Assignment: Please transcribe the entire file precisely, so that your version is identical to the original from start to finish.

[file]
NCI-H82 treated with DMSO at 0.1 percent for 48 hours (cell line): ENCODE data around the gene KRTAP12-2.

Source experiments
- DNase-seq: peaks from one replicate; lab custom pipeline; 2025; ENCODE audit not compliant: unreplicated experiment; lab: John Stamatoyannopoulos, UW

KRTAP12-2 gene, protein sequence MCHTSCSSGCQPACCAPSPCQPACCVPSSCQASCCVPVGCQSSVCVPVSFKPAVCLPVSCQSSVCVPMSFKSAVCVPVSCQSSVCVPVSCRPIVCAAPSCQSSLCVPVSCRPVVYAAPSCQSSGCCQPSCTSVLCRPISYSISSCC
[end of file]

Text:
NCI-H82 treated with DMSO at 0.1 percent for 48 hours (cell line): ENCODE data around the gene KRTAP12-2.

Source experiments
- DNase-seq: peaks from one replicate; lab custom pipeline; 2025; ENCODE audit not compliant: unreplicated experiment; lab: John Stamatoyannopoulos, UW

KRTAP12-2 gene, protein sequence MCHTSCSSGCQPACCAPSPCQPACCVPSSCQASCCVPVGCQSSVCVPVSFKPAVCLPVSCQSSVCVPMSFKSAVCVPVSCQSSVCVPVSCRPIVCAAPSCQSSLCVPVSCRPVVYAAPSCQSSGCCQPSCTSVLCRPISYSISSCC